The Prisoner Wine Company Unshackled Rosé, California 2019

Pale copper color; citrus, strawberry on the nose; strawberry, pomegranate, watermelon, ruby red grapefruit, lemon, blood orange on the palate.

The Prisoner Wine Company Unshackled Rosé, California 2019

Dry—just 2.5 g/L RS; very good acidity (3.35 pH). Refreshing. Hint of minerality on satisfying finish. This is pretty much a grand tour of classic rosé tastes held together with vibrant acidity and a focus on fruits. I discern no oak—the fact sheet and website are very sparse on details of the winemaking. 13.5% ABV

Prisoner Wine Company founder David Phinney

This is a brand of The Prisoner Wine Company. Dave Phinney started Orin Swift Cellars in 1998, then grew his next brand, The Prisoner, from 385 cases to 85,000 cases in 10 vintages, an emphatic wine success story. Phinney sold The Prisoner brand to Huneeus Vinters in 2010, and Huneeus sold to Constellation Brands in 2016. Bill Newlands of Constellation said at the time of the acquisition: “More than ever, consumers are seeking high quality, distinctive wines, and the portfolio we are acquiring from The Prisoner Wine Company delivers.”

Today, the storyline shifts from Phinney to winemaker Chrissy Wittmann and her winemaking team. Her forte is blending wines acquired from some 100 winegrowers in California. This is a blend of 80% pinot noir, 10% grenache, 6% syrah, and 4% mourvèdre from Monterey, Paso Robles, Sonoma (Dry Creek), and Mendocino (Redwood Valley, Lake Country).

The Prisoner director of winemaker Chrissy Wittmann

When Unshackled was introduced—this is the second vintage—Whittmann notes: “Fans of The Prisoner Wine Company will recognize something special in Unshackled, which blends together familiar varietals from California’s premier wine regions to create a distinct collection with a personality all its own. This is an exciting new chapter for our winemaking team, to craft wines with our signature quality in a new style.”

After earning a bachelor’s degree in Ecology and Systematic Biology at California Polytechnic State University in San Luis Obispo, Whittmann found her love for wine while analyzing soil and waste water samples in a lab. She returned to Cal Poly and earned a master’s degree in Agriculture. Waste water vs. wine, not a hard call.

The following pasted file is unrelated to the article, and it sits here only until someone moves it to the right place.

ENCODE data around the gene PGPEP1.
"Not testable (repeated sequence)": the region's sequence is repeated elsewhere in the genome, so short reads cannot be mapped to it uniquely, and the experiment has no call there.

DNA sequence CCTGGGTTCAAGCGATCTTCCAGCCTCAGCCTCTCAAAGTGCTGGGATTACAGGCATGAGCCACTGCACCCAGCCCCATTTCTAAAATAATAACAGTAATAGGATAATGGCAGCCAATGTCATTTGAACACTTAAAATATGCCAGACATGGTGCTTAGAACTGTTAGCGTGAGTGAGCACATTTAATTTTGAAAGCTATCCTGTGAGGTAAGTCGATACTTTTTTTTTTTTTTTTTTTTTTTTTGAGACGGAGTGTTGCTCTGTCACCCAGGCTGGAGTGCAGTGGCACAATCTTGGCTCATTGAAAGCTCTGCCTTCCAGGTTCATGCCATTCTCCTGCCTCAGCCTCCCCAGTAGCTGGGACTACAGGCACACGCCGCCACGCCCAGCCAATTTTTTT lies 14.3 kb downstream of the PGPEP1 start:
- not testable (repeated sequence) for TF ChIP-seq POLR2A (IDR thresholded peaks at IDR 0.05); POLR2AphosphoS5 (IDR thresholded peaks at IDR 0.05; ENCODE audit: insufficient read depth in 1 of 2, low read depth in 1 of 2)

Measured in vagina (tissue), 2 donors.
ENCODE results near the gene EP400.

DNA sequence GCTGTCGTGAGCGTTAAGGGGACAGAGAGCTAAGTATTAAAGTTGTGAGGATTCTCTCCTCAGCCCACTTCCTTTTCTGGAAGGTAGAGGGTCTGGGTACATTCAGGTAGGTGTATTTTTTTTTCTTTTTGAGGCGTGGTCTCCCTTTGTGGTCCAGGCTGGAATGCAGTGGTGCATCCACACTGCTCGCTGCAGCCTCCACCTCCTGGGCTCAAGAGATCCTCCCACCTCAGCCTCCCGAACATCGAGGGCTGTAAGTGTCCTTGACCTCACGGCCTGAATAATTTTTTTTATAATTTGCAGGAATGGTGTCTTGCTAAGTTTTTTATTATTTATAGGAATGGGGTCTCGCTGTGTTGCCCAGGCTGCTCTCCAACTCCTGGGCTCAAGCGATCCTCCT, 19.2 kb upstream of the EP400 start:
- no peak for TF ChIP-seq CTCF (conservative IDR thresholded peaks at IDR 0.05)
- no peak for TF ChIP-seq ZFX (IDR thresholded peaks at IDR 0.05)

Wittmann joined Scheid Vineyards in 2005 as assistant winemaker; two years later she joined the prestigious Wild Horse Winery & Vineyards in Paso Robles. Over the next nine years, Chrissy rose to director of winemaking, while mastering the art of multi-vineyard sourcing. In 2016, Chrissy and her family moved to Napa Valley and joined The Prisoner Wine Company, where her expertise in vineyard partnerships is in play every day. Chrissy says, “The Prisoner Wine Company’s wines have true personalities that start in the vineyards and which are encompassed in the blending of the wine. I’m thrilled to be working with so many vineyards of quality, to tap into my inner wine geek every day.”

Constellation paid $285 million for The Prisoner Wine Company, and that was only the brand. The wine world cleaves into two camps: wineries that make wine sourcing from multiple growers, and wineries that strive to express a particular plot of land and the terroir elements that go into that equation. Wine drinkers can sit back and enjoy sipping while debating the existential nuances of each approach.

The Prisoner Wine Company Unshackled Rosé, California 2019 is rich, red-fruit-forward, fun, easy drinker with touch of tartness. Very good acidity aids paring with range of foods. Serve near refrigerator-cold (around 50 degrees). Works nicely as an aperitif. Pair with shellfish; fish; cassoulet; lamb served pink; spicy foods; charcuterie board; appetizers and snacks; chicken or niçoise salad; garden salad with fruit elements; green olive tapenade with petits toasts; fruity desserts; soft cheeses, goat cheese and pistachios. $15-22

The Prisoner Wine Company Unshackled website